It was molestation at BHU and not ‘eve-teasing’: Mind your language, Mr vice chancellor | india-news | Hindustan Times
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It was molestation at BHU and not ‘eve-teasing’: Mind your language, Mr vice chancellor

BHU vice chancellor GC Tripathi’s defence of the clashes and police action leaves much to be desired.

india Updated: Sep 26, 2017 18:59 IST
Zehra Kazmi
A protest on Saturday by the students of Banaras Hindu University against the molestation of a student inside the campus, in Varanasi.
A protest on Saturday by the students of Banaras Hindu University against the molestation of a student inside the campus, in Varanasi.(PTI)

Banaras Hindu University is in the eye of a storm after a protest by women students against an incident of molestation on campus turned violent. The university called in the police, who lathi-charged the students, most of them girls. In the aftermath of the protest, the university was shut four days early for Dusshera holidays and FIRs were registered against 1,000 students.

The university administration has sought to portray the protest as politically motivated. But in an interview to The Indian Express, vice chancellor Girish Chandra Tripathi, defended his actions with every sexist argument in his arsenal.

One of the most damaging statements that the V-C makes in the interview is to downplay the reason for the protest, asserting at the outset that it is “not an incident of molestation, it is one of eve-teasing”.

Eve-teasing. That very South Asian term belittles women’s experience of facing harassment every single day. It is equivalent to the Hindustani ‘chhed khani’ or ‘chhed-chhad’ that carries implications of teasing or playful naughtiness rather than violence and violation of one’s personalspace.

Euphemisms like eve-teasing or chhed-chhad that seek to normalise or veil such behaviour, need to pass out of usage for India to confront the full horror of what harassment entails.

Tripathi may dismiss the incident as ‘merely eve-teasing’, but for the women at the receiving end, it is not. It is harassment, sexual harassment and molestation. A spoken word, groping or lewd gesture is repulsive and can make you feel violated.

Tripathi explains at length about how Thursday’s “unfortunate” incident was triggered by “vested interests and ulterior motives” to vitiate the university’s atmosphere before the Prime Minister’s visit to Varanasi, his constituency. In fact, though Tripathi, the university administration or the police have not come forth with any information on the molesters, the V-C claims “the molestation was done to trigger this fiasco”.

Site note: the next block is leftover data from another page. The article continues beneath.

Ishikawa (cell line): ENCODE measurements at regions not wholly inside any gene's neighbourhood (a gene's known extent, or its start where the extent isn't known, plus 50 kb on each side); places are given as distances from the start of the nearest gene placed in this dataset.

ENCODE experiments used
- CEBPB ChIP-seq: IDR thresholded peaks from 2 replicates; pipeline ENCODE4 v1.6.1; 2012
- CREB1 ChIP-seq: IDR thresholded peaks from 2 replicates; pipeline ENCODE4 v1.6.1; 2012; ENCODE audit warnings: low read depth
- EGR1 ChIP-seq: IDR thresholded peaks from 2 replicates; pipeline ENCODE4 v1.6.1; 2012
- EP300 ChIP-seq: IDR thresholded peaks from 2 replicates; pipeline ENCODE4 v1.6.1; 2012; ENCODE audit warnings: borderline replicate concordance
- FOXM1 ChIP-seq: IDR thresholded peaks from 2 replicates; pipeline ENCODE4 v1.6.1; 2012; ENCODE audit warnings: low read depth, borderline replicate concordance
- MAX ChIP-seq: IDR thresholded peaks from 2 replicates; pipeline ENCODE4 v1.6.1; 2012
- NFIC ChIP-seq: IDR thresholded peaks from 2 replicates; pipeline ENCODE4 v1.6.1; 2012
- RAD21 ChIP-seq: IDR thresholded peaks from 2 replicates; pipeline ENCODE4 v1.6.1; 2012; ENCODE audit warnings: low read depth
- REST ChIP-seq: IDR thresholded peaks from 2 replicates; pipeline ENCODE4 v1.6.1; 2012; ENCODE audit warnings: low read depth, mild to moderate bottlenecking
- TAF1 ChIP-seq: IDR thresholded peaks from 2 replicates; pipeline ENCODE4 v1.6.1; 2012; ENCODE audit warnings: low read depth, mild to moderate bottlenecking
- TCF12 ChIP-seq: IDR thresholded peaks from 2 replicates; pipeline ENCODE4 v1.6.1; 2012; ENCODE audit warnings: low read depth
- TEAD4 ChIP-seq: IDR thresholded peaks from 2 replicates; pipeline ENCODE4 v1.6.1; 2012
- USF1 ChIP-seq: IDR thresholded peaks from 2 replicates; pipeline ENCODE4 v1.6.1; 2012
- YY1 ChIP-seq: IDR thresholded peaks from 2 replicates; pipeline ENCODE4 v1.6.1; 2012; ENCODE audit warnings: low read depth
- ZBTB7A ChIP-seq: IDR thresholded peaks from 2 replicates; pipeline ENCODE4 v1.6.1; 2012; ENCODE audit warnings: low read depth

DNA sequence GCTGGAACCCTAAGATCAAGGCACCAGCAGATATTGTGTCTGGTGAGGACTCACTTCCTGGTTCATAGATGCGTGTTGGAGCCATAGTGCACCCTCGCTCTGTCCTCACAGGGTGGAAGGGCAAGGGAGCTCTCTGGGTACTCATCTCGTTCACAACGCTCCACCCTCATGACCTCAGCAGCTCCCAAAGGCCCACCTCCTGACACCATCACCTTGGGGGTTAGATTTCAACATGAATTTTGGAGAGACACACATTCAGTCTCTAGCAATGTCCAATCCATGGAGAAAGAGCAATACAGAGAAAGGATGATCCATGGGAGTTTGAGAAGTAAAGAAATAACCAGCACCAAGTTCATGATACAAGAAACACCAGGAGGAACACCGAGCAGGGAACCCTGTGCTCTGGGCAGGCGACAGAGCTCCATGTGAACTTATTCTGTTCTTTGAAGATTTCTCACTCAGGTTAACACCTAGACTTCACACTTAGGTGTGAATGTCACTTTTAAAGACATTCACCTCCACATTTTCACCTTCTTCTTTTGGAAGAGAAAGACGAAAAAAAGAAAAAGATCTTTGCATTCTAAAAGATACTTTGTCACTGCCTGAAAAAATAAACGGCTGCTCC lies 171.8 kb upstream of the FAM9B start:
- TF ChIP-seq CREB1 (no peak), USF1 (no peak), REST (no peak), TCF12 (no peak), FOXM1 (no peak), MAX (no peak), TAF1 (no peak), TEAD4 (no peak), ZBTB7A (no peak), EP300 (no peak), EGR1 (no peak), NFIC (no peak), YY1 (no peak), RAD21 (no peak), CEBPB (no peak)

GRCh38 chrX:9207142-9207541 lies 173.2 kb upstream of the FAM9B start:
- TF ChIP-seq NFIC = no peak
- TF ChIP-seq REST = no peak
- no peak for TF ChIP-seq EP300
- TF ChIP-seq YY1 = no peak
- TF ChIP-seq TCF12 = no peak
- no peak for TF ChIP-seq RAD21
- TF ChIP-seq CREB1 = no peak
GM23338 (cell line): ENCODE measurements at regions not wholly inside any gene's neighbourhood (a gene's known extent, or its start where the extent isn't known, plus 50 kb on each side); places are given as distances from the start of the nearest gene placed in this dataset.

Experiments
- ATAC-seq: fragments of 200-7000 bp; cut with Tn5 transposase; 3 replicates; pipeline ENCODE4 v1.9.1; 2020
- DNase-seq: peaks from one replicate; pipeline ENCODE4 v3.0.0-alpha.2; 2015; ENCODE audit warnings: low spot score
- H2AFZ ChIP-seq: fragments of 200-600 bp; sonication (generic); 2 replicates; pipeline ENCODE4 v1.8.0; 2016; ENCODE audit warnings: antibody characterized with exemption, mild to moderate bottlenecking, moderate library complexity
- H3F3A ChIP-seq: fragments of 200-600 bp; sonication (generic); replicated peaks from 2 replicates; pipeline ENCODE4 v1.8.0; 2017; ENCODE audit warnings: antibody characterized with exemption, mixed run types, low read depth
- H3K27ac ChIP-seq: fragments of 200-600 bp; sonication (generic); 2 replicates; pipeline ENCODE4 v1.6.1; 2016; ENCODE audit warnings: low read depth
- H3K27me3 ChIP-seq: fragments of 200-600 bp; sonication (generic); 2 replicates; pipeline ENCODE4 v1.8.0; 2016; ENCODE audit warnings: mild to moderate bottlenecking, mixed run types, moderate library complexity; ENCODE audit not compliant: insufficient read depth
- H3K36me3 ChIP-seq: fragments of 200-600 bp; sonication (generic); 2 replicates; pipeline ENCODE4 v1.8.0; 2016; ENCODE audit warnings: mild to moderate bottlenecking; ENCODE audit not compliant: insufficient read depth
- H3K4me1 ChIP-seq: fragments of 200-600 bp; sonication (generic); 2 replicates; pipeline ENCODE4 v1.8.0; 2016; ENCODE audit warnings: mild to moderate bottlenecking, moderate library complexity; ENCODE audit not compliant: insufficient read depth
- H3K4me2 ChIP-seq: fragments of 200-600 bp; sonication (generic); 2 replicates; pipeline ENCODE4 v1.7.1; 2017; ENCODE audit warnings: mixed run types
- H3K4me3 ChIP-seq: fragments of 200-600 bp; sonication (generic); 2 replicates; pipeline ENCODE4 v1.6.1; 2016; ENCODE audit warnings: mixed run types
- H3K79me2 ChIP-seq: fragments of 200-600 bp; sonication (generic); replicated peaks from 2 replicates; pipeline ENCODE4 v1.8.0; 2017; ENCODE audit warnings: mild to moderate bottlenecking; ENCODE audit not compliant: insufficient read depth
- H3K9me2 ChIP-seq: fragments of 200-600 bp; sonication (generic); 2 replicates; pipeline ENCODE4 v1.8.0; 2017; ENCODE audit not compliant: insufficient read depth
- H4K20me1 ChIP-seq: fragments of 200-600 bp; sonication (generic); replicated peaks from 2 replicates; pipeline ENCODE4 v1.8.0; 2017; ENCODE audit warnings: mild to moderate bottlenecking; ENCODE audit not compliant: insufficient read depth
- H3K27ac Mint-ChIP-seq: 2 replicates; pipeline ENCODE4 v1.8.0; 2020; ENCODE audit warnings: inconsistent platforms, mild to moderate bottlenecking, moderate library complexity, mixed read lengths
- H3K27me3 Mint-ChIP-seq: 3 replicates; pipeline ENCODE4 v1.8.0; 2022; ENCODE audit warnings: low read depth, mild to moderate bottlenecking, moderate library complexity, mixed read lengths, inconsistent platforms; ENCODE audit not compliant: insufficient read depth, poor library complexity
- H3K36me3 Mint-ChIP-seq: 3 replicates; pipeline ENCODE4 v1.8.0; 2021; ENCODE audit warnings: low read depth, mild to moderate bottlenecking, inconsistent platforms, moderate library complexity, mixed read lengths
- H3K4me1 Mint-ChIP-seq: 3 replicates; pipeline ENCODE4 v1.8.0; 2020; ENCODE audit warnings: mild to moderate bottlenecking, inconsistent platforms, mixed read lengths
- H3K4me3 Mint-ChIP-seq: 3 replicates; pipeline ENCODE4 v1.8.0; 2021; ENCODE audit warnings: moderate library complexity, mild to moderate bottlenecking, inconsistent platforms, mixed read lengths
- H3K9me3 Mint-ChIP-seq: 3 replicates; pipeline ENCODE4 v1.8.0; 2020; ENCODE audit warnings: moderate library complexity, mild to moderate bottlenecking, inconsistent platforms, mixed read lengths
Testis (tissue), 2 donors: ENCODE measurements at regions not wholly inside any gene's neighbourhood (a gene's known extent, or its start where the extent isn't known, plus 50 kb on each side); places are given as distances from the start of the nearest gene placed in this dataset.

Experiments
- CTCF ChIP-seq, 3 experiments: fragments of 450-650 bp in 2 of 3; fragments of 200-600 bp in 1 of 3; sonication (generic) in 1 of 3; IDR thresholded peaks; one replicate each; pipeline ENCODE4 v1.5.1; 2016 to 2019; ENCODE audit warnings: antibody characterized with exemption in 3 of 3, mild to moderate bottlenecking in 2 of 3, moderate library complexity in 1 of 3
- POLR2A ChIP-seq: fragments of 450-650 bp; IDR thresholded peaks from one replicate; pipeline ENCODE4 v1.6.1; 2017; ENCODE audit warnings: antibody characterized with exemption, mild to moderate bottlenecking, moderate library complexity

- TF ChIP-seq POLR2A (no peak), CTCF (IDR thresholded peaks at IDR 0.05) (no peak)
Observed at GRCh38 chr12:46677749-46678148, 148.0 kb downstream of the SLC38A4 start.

“No girl or student feels unsafe anywhere on campus. The only ones who always feel so are members of student bodies like AISA and SFI,” says Tripathi, a former RSS man, accusing protestors of politicizing the incident.

This deliberately dismissive view of the situation completely ignores the rampant sexual harassment at BHU. A HuffPost report points out that this is hardly the first case of harassment reported since Tripathi took over in 2014. Anger has been simmering for a long time. Women visiting the Lanka market near the university’s Singh Dwar gate carry a huge target on their backs as the area is known for harassment.

There is also a stubborn refusal to confront gender discrimination on campus. A HT report from last year details the stifling atmosphere that female students at BHU experience. The curfew deadline for women’s hostel is 8 pm, while boys can stay out till 10 pm. Boys are allowed to use their mobiles after 10 pm or access the library till 11 pm – both privileges denied to girls. Even WiFi facilities in the girls’ hostel were installed as recently as two weeks ago, while boys have enjoyed these facilities much earlier.

Policing women and limiting their access to public space under the guise of protecting them is patriarchy’s time-worn tactic. Yet, in the face of these glaring inequalities, Tripathi insists that there is no discrimination and justifies the hostel curfew timings. “Security for boys and girls can never be at par,” Tripathi explains. “All these rules are for their safety, all in favour of the girl students.”

This argument – that rules which constrain and limit women are for their own good – is not only patronising, but actually contributes to victim-blaming. It makes it so much easier to pin the blame on the woman, to say that since she did not adhere to the rules, she is ‘inviting’ the harassment.

Is there no way to make campuses safer for women other than locking them up? And if protecting its women students ranked so high on the university’s priorities, why did it stand by and let police assault them with lathis?

The women protesting at BHU were asking for the right to feel safe and equal on campus. They demanded security without curtailing their freedoms and for the university to hear their complaints without blaming and shaming the victim. An academic institution with a century-old legacy should have honoured these demands, rather than failing its women students.

“If we are going to listen to every demand of every girl, we won’t be able to run the university,” says Mr Tripathi. But if BHU’s long-standing problems are to be fixed, that is exactly what you must do, Mr vice chancellor.